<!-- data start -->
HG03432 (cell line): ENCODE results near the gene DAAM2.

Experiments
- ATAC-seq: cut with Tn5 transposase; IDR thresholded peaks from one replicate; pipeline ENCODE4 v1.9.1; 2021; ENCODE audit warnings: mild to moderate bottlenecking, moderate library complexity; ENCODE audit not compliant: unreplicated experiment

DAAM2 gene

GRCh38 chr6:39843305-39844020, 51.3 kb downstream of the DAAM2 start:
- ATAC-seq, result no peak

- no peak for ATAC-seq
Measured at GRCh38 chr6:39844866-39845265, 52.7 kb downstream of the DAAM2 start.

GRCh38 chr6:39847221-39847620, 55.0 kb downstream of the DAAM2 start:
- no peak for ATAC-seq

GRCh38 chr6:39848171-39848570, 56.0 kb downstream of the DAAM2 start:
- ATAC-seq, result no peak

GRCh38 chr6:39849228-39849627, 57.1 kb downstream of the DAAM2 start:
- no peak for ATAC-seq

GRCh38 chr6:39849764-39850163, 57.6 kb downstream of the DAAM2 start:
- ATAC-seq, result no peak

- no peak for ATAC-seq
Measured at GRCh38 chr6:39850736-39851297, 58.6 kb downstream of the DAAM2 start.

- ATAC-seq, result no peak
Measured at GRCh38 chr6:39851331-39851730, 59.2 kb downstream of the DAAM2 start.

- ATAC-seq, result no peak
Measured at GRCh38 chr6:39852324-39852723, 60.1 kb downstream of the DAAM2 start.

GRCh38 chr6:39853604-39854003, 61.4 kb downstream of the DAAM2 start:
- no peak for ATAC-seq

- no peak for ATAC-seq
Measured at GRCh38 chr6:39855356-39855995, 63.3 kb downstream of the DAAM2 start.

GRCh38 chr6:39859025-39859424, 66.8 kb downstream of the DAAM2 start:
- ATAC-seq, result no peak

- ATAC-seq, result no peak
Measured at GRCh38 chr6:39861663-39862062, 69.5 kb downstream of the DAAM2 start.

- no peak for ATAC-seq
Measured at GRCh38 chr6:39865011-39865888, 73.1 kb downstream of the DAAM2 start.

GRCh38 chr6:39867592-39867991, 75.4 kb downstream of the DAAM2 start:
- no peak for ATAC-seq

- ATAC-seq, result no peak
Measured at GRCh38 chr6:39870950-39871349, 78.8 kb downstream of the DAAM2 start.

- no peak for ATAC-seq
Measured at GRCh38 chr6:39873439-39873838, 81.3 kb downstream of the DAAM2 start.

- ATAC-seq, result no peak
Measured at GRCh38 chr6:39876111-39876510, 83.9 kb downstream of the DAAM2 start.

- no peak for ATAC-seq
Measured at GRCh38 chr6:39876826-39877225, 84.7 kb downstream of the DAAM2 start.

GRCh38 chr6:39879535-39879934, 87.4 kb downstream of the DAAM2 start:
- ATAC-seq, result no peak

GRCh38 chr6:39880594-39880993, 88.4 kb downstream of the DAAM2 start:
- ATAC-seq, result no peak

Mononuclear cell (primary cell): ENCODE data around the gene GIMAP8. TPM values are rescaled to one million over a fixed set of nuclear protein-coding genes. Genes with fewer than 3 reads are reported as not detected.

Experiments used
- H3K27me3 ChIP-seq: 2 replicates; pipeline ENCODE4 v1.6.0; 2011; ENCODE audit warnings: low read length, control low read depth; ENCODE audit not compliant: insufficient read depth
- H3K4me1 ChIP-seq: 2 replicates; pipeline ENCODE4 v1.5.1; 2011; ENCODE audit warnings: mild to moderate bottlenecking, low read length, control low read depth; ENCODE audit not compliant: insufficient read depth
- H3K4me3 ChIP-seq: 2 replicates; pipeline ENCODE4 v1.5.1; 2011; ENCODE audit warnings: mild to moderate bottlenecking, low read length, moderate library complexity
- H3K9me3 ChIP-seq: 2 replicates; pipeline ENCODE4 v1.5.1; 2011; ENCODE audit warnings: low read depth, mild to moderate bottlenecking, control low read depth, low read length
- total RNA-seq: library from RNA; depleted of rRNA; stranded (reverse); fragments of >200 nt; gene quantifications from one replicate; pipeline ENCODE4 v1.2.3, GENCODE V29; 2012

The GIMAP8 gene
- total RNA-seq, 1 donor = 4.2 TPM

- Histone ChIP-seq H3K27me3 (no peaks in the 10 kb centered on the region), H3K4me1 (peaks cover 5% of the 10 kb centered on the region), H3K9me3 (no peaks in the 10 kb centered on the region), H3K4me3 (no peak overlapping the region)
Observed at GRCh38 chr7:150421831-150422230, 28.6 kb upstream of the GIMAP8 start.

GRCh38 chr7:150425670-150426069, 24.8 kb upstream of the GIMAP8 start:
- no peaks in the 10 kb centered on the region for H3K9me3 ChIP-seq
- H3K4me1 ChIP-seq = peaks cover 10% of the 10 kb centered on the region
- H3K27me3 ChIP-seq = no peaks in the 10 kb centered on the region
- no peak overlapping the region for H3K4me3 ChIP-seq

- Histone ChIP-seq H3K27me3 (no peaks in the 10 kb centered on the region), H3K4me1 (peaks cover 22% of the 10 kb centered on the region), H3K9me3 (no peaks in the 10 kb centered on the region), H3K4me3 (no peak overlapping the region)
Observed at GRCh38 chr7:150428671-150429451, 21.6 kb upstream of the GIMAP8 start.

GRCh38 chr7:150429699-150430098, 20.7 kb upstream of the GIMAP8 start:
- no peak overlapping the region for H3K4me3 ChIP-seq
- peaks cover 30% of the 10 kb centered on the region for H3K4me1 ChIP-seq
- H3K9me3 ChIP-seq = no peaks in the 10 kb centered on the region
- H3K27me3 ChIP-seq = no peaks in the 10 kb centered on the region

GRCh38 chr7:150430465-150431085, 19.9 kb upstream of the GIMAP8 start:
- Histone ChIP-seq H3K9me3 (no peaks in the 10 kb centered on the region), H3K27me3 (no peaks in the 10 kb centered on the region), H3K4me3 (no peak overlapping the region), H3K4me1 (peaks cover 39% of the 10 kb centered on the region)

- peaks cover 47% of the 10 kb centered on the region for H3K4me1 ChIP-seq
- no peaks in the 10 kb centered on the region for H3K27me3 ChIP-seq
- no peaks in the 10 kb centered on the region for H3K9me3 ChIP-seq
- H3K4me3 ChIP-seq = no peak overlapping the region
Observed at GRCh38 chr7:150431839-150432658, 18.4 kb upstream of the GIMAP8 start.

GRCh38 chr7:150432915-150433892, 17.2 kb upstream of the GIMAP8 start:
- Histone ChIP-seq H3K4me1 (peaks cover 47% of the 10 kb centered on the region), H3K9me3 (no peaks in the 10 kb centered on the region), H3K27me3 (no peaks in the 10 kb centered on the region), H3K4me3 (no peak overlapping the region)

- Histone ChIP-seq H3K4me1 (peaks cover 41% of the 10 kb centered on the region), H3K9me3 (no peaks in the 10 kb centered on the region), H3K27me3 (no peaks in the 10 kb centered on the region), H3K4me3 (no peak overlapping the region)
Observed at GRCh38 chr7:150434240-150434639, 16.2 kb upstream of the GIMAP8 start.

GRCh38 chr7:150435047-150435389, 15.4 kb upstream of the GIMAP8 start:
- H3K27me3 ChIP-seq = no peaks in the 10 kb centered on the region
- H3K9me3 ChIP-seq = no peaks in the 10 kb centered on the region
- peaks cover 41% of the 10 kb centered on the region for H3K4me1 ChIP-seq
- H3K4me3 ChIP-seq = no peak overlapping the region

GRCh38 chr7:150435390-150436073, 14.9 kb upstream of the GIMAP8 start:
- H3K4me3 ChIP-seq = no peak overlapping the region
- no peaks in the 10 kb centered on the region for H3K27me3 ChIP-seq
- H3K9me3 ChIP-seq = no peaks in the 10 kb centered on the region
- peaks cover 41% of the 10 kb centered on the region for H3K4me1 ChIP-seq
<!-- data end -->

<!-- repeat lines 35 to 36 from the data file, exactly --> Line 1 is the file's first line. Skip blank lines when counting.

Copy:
- ATAC-seq, result no peak
Measured at GRCh38 chr6:39870950-39871349, 78.8 kb downstream of the DAAM2 start.